Subject: Germany Defies EU/Blocks Shipment of Vitamin Products From Other EU Countries Commentary on the Very Dangerous EU Vitamin Directive Which Must Be Opposed
From: "International Advocates for Health Freedom"
Date: Tue, 10 Oct 2000 19:14:10 -0400

IAHF List: In an effort to learn more about the regulation of vitamins in the EU, I just found the article (below my comments) which illustrates how hard it is for German vitamin consumers to get the vitamins they want from other EU countries because they get seized at German customs. The thing to keep in mind beyond just Germany's gross intransigence is that the EU Directive on Vitamins currently on the table (see threatens to destroy what little health freedom remains in Europe, wiping out consumer access to high potency vitamins in England, Holland, and Sweden, forcing those countries to be as restrictive as Germany and France are now. The longer range threat posed by these EU developments is the spector of the possibility of the complete destruction of health freedom world wide via CODEX in 2002, if all 15 EU countries plus the EU itself, thats 16, push as a block for highly restrictive regulations. This is the direction the Pharma Cartel is clearly trying to push things in, and consumers in Europe must come alive and complain to their EU reps and MPs.

IAHF will be sending a video documentary to the EU this week to assist them in their battle. It helped us pass DSHEA here in the USA in '94. Its called "Let Truth Be the Bias" We must make an updated version to discuss the situation in the EU and at Codex, and welcome your donations. We will be selling copies of the video as well soon to raise money for an updated version. Health Freedom is under unprecedented attack world wide, and at IAHF we're doing everything humanly possible to reach out to consumers from several countries and to forge closer alliances between diverse health freedom groups.

Upon reading this its not hard to see just how mindlessly restrictive consumer access to vitamins is in Germany, and there is a huge danger of the German regulatory system being imposed globally. Along with joining IAHF consumers should also join the UK health freedom group Society For the Promotion of Nutritional Therapy (SPNT) at to assist in the European Battle for Health Freedom upon which so much is riding globally. Expect DSHEA to come under unprecedented heavy attack in the coming year-the Cartel is out for blood and we must be ready to do major battle in the USA.

Please send a donation to IAHF to assist in our efforts to bring this information to more people and to carry out this work world wide. IAHF PO Box 625 Floyd VA 24091 USA Thank You. Anyone can join the IAHF list at Please forward this mssg to others.

Germany - barriers to the import of food supplements

The Commission has decided to refer Germany to the Court on the question of barriers to the sale of vitamin-enriched food supplements imported from other Member States. Because of the levels of vitamins in these products, the German authorities classify some of them as medicinal products. The effect of this classification is that they are subject to a long and costly authorisation procedure. However, the Commission considers that the systematic application of a purely quantitative criterion (three times the recommended daily intake) to classify a vitamin supplement as a medicinal product disregards the differences between the various types of vitamins and the different levels of risk involved in the event of excessive consumption. A less restrictive measure would be to specify a limit value for each vitamin, above which a preparation would be regarded as a medicinal product. The German authorities have so far refused to remove this obstacle.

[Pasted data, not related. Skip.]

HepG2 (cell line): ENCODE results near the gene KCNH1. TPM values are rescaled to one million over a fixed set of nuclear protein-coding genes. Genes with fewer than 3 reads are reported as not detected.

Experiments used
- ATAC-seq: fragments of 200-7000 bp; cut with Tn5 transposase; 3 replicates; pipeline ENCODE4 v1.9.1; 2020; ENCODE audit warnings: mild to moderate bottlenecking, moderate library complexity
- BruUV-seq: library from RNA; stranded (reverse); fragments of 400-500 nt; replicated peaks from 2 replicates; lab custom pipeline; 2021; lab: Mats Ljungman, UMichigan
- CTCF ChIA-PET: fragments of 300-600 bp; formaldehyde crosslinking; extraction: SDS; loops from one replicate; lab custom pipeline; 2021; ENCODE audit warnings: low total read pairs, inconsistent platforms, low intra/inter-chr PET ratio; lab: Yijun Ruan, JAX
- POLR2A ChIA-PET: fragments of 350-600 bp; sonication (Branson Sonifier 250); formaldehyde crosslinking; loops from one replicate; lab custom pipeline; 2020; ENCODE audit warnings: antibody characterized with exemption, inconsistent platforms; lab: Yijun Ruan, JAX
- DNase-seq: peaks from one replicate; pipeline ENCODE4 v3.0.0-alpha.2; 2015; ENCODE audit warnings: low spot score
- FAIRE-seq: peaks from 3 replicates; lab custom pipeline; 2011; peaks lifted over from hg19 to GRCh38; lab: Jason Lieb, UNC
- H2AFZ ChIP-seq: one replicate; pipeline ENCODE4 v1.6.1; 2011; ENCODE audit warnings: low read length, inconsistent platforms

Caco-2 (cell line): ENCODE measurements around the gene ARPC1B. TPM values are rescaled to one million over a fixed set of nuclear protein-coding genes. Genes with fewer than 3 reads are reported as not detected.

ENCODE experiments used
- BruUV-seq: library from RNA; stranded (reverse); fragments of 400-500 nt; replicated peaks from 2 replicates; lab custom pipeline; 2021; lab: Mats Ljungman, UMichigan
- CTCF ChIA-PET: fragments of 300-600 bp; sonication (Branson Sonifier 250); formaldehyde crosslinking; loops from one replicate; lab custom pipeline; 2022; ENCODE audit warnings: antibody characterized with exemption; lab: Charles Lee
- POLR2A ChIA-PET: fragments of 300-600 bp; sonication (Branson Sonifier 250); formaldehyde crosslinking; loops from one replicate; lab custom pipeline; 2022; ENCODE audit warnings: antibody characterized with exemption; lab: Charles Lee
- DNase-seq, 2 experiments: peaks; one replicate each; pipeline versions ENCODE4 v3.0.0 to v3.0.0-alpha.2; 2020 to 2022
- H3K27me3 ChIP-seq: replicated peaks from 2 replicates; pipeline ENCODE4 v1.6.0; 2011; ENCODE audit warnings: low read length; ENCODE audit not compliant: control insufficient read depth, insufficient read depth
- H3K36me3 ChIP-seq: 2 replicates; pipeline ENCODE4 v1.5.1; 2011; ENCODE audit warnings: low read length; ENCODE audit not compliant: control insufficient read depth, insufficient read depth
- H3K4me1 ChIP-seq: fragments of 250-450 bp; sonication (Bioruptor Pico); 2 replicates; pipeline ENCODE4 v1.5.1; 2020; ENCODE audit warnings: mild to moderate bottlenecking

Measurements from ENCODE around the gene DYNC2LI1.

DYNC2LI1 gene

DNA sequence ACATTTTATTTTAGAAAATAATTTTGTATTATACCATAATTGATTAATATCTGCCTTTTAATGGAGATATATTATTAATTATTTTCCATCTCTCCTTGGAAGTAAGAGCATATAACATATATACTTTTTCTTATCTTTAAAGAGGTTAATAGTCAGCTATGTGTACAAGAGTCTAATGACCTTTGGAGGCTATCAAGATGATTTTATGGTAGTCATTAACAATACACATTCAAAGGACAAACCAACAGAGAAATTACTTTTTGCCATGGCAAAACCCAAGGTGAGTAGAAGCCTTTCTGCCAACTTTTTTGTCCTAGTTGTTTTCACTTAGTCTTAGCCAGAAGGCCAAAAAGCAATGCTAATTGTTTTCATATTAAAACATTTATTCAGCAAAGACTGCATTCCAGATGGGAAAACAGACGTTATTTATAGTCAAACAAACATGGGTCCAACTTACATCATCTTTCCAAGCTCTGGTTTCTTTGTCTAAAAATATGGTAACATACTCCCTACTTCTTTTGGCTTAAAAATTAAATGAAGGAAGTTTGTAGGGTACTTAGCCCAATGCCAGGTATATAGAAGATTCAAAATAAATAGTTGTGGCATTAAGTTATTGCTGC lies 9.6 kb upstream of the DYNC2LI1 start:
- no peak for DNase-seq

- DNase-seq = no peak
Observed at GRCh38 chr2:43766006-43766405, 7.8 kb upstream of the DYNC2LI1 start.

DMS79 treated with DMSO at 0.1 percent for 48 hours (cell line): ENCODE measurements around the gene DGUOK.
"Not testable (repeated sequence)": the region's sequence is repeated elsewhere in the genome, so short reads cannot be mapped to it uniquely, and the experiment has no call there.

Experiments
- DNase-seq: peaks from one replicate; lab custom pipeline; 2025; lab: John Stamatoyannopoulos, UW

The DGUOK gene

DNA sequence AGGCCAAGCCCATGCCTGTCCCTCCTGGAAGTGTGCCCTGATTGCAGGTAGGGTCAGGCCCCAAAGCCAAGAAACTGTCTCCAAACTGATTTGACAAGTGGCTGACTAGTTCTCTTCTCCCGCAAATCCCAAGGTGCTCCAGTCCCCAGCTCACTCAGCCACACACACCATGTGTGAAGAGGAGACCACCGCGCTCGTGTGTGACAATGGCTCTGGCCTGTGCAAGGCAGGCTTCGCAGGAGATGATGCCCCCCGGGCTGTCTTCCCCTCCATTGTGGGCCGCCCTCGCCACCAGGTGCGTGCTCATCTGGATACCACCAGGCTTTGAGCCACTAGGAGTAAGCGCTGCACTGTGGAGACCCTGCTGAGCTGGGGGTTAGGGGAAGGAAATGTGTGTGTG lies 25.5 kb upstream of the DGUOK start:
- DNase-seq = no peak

Germany - authorisation delays for food supplements

In Germany, food legally produced and/or marketed in another Member State which does not correspond to the provisions of German food law are subject to an authorisation procedure. This procedure, used for the German authorities to check that there is no danger to public health, lasts on average from six to nine months in the case of food supplements.

The Commission considers that the length of this procedure constitutes an unjustified barrier to entering the German market, notably in the light of the case law of the Court of Justice in its 1987 ruling on a case concerning Germany's beer purity laws (C-178/84). The Court ruling on this case emphasised that any authorisation procedure should be completed within a reasonable period. In its interpretative Communication on free movement of foodstuffs of October 1989, the Commission specified that it considered that authorisation procedures for foodstuffs should not exceed 90 days. The German Government has argued that the delays are the result of the complexity of the process to decide whether a food supplement should be classified as a foodstuff or as a medicine, the workload of the competent authorities and the extremely high number of requests.

However, the Commission considers that possible administrative difficulties experienced by a Member State cannot justify a trade barrier. In its reasoned opinion, the Commission states that it considers that delays for processing requests for authorisation for food supplements well in excess of 90 days constitute an infringement of EC Treaty rules on the free movement of goods.